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Associated Press
Born in 1919 in a tepee near Cherry Creek, Chief David Bald Eagle had ridden in 76 Days of '76 parades in Deadwood.

At 94, a chief takes part in 77th Deadwood parade

CHERRY CREEK, S.D. — Chief David Beautiful Bald Eagle sits in the crowded kitchen of his isolated ranch house, surrounded by mementos of his storied life. Four tribal chieftains wait in his living room.

He is in no hurry.

At 94 years of age, he has learned to slow down and savor the twilight of his long and colorful life. Outside, his painted ponies endure the 96-degree heat of this July day, swatting flies with their tails and seeking scarce shade.

Inside, Bald Eagle relishes the cool breeze of his window air conditioner as he talks about his earliest visit to the Days of '76 celebration in Deadwood, a five-day celebration, including a major rodeo, that ended Saturday.

"I was about 10 years old, and I was riding in a wagon," said the traditional chief of the Minnicoujou Tribe, who was born in a tepee in 1919. "There were five or six wagons of Native peoples riding in full costume in the parade. After the Days of '76, we would return in a wagon train to our reservations.

"It was just like going to town. We were in a parade. That was the exciting part of it," he said of the 100-mile journey. "We didn't travel very fast. We'd start out at Cherry Creek, camp at various ranches along the way, with the last stop at Fort Meade, then make the final haul to Deadwood. Right after the grand entry on Sunday, we'd pull out. It would take six days in either direction."

This week, in perhaps one last hoorah, Bald Eagle returned to the Deadwood celebration that has captivated his attention each July for more than three-quarters of a century.

"I really never did anything in preparation for the Days of '76, but I have always been in the Days," he sighed, rubbing his weary eyes. "I've enjoyed it. It's been a part of my life, though it seems like it's been such a short life."

All told, not including this year, Bald Eagle had ridden in 76 Days of '76 parades. Before this week's Deadwood celebration, he said it was very likely his last.

"This year will be the 77th year I've ridden in the parade," he said. "We used to camp in places there, and we'd get together, both whites and Indians, and have cookouts, a family gathering. I remember we'd sit in the grandstands for the Thursday evening performances, with singing and country music. Those days we used to have, days like that."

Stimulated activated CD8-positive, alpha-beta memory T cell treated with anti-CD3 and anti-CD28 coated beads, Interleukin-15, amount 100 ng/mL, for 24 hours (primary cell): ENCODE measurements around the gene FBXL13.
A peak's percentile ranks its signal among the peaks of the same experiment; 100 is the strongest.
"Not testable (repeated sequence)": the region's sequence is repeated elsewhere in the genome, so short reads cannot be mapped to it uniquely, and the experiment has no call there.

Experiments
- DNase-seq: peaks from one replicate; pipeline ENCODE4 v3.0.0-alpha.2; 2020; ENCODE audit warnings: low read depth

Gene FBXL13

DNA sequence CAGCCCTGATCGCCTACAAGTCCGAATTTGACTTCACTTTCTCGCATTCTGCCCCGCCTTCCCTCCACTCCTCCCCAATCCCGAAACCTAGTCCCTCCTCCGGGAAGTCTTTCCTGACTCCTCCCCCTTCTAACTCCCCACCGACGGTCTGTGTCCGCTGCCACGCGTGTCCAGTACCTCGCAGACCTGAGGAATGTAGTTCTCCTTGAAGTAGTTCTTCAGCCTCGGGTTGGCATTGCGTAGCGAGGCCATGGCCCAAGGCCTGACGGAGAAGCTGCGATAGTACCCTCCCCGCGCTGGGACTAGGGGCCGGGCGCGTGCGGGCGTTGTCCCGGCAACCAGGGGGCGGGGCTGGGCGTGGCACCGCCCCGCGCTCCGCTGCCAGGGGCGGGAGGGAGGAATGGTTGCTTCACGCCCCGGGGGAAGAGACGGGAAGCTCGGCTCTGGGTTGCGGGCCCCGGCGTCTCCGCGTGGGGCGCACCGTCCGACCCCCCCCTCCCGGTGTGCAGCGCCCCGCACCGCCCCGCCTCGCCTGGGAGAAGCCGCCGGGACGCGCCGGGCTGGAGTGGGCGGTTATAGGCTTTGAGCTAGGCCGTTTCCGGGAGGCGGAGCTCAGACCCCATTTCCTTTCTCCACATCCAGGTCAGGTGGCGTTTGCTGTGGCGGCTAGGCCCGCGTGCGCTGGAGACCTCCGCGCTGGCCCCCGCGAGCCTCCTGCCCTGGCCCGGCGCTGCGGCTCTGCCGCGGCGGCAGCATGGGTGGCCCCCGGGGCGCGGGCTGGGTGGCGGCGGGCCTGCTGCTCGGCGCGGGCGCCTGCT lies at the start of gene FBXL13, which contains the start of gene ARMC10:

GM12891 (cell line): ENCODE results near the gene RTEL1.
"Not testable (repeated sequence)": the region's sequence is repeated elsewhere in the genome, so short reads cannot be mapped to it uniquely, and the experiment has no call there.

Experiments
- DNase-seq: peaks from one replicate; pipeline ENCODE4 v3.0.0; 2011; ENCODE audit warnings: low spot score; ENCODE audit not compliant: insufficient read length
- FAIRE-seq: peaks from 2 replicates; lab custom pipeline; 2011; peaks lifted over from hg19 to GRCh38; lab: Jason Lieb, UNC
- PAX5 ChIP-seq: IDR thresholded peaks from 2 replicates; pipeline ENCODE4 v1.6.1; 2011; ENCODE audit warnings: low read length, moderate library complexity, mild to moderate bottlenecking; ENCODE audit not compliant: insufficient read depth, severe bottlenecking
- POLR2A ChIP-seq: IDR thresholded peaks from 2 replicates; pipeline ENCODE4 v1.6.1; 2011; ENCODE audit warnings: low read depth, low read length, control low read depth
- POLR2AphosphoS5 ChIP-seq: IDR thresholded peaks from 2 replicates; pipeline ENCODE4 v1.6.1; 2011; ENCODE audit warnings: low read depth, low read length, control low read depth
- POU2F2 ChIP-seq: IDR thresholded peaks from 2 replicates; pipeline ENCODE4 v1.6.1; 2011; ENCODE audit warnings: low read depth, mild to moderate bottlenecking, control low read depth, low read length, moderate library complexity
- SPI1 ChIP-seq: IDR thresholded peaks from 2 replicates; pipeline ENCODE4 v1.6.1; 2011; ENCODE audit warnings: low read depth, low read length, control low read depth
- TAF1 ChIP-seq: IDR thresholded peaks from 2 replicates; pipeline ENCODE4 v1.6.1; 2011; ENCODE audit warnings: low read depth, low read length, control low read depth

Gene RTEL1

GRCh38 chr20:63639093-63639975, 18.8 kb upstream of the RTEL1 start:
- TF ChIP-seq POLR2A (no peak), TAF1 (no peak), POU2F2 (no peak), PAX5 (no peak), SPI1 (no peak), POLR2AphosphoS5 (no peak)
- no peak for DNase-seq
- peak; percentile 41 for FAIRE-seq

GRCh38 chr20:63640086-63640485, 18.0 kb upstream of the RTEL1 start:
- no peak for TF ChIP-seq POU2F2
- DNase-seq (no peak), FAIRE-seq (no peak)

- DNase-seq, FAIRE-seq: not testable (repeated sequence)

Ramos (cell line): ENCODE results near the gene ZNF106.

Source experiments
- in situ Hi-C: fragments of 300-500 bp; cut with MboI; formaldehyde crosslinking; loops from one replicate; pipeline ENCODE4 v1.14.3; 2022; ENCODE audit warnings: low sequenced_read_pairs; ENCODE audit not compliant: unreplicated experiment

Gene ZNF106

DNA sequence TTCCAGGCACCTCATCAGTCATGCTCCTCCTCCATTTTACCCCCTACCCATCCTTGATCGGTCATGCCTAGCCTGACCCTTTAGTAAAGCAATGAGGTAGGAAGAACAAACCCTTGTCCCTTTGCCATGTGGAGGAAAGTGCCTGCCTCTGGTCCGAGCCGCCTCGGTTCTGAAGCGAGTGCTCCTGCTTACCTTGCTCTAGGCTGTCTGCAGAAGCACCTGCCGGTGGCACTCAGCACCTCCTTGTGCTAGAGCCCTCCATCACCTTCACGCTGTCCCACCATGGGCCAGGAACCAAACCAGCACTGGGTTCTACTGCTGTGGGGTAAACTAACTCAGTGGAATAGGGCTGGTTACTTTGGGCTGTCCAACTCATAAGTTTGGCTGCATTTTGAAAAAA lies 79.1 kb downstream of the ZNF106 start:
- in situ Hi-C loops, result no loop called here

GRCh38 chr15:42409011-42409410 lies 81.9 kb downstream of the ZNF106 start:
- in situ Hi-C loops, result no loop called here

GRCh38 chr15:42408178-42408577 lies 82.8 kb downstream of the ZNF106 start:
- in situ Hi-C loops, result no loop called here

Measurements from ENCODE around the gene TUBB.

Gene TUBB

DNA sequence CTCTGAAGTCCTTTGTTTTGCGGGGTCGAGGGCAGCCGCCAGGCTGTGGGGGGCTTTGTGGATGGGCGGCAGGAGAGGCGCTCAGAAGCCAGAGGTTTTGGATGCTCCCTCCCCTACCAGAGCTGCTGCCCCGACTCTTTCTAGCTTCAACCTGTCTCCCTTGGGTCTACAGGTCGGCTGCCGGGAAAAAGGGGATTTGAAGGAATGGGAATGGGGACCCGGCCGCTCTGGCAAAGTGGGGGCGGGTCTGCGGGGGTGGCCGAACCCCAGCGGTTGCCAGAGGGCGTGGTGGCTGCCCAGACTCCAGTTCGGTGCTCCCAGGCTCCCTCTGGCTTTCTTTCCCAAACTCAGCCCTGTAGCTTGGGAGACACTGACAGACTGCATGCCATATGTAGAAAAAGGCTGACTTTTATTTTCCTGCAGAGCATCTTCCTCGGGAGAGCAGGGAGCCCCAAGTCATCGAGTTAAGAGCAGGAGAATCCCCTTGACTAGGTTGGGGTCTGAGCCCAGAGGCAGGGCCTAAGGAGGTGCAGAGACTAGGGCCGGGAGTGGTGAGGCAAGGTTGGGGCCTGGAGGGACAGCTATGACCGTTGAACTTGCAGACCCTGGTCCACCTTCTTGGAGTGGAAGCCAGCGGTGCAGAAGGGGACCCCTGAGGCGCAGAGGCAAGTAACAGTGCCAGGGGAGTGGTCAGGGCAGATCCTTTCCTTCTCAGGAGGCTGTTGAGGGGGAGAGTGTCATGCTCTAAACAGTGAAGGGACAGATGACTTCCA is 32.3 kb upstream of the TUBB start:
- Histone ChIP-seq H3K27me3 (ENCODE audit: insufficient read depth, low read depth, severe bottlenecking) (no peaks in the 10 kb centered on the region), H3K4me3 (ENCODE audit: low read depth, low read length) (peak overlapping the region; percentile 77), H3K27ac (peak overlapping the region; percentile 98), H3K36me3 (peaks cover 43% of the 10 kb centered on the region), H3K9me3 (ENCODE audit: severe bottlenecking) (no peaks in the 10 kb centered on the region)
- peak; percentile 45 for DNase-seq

The Days of '76 general chairman, Dawn Burns, said her committee was always pleased when Chief Bald Eagle participated in the town's annual celebration and dismissed his comment that this may be his last parade.

"He says that every year, but he always shows up," Burns said. "To carry on the tradition that his people have provided to the Days of '76 is fairly amazing. He provides that continuity, and he brings the pageantry, the color, and the incredible Native costumes and workmanship. It is just awe-inspiring. Whenever he calls and says he'll be there, we're always thrilled."

Beyond the horse ride down Deadwood's historic Main Street each July, Bald Eagle has had many days of distinction.

Bald Eagle is the grandson of Chief White Bull, who is a cousin of Sitting Bull and White Feather. Both of those men fought in the Battle of Little Big Horn, where Gen. George Custer and his army had their last stand. Bald Eagle himself enlisted in the horse cavalry at Fort Meade in 1939 and parachuted into Normandy with the 82nd Airborne during D-Day, when he was severely wounded.

At a meeting in Puerto Rico about 15 years ago, Bald Eagle was made First Chief of the United Indigenous Nations, a society of chiefs from reservations around the globe.

"It was a surprise to me, because they gave me four days to decide," he said. "And it took me the full four days to decide."

When one of his fellow leaders said to him, "Chief, you are not standing alone," Bald Eagle accepted the honor and addressed more than 900 attendees.

"I got up and said every one of you people of the Americas' indigenous nations have had a way of life, your own language and beliefs, for the past thousands of years," he recalled. "I don't want you to change. I want you to keep your language and practices and ceremonies you have always done. Don't change anything. Just go on. They gave me a standing ovation."

Since then, Bald Eagle has been asked to address and to visit indigenous people around the world. It is not unlike today, when tribal leaders from South Dakota reservations patiently wait in his living room for counsel from a man who may not be long for this world.

"They want last-minute advice from me," he said matter of factly. "Ever since I have been a chief, I have wanted to tell people the truth and that's what I've been doing — bringing the truth out.

"I was born in a tepee at Cherry Creek," Bald Eagle said. "I know we can't go back there, back to where we were. But we can tell the young ones how it was and they can remember, and they can bring it back. They can return."

Distributed by the Associated Press.